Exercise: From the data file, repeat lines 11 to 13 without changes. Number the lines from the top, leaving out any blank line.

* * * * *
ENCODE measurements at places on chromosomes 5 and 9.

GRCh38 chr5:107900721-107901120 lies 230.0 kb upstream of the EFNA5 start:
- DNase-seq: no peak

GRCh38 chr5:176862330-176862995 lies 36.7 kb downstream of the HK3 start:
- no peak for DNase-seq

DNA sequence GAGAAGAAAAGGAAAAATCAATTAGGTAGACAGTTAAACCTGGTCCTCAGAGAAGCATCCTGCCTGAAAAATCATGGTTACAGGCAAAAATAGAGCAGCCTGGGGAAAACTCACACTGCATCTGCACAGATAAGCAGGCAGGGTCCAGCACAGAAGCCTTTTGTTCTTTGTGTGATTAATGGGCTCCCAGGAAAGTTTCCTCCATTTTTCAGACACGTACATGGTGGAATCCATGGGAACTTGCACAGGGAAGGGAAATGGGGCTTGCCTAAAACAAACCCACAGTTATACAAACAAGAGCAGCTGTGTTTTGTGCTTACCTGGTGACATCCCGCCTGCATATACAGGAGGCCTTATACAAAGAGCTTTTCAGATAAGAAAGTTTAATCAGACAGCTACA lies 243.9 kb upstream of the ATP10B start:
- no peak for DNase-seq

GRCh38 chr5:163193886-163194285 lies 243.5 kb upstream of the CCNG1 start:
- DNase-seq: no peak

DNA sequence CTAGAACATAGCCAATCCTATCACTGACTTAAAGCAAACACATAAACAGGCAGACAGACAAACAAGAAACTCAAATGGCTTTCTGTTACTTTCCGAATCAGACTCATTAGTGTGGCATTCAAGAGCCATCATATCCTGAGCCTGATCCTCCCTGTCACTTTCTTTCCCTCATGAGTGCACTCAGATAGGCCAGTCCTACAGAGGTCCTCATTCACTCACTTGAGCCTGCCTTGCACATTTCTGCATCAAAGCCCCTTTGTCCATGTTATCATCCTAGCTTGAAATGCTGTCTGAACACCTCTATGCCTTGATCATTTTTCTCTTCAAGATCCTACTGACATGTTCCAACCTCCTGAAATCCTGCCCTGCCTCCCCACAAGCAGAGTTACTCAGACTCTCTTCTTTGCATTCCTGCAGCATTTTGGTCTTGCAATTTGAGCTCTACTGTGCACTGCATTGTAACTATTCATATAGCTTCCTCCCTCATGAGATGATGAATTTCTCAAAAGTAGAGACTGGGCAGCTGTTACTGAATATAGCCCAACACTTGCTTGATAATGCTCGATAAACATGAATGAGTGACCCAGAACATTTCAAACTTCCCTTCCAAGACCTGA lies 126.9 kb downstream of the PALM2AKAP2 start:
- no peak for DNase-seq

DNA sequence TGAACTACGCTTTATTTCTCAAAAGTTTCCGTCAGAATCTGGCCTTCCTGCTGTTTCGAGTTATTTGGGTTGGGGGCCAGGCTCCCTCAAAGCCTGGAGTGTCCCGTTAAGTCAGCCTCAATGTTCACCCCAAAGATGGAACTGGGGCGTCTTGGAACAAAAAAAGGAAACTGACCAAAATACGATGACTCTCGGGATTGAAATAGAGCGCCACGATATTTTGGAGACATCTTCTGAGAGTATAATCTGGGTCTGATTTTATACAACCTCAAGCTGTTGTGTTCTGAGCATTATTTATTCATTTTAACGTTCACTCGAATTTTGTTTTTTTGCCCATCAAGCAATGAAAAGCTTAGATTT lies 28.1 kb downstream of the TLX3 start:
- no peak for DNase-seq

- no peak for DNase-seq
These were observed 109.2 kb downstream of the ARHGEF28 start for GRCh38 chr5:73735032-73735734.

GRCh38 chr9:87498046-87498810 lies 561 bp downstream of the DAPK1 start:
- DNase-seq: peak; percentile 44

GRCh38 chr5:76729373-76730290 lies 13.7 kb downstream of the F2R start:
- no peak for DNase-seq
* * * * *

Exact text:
- no peak for DNase-seq

DNA sequence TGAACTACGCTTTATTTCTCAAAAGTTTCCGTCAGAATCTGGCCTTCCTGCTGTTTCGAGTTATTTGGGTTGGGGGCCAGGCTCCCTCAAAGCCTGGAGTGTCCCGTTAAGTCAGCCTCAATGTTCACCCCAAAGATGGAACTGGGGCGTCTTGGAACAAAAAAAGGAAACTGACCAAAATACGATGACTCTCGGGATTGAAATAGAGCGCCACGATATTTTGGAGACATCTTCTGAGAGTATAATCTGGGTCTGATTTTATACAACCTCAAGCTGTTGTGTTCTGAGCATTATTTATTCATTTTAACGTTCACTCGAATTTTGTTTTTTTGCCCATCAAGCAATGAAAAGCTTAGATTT lies 28.1 kb downstream of the TLX3 start:
- no peak for DNase-seq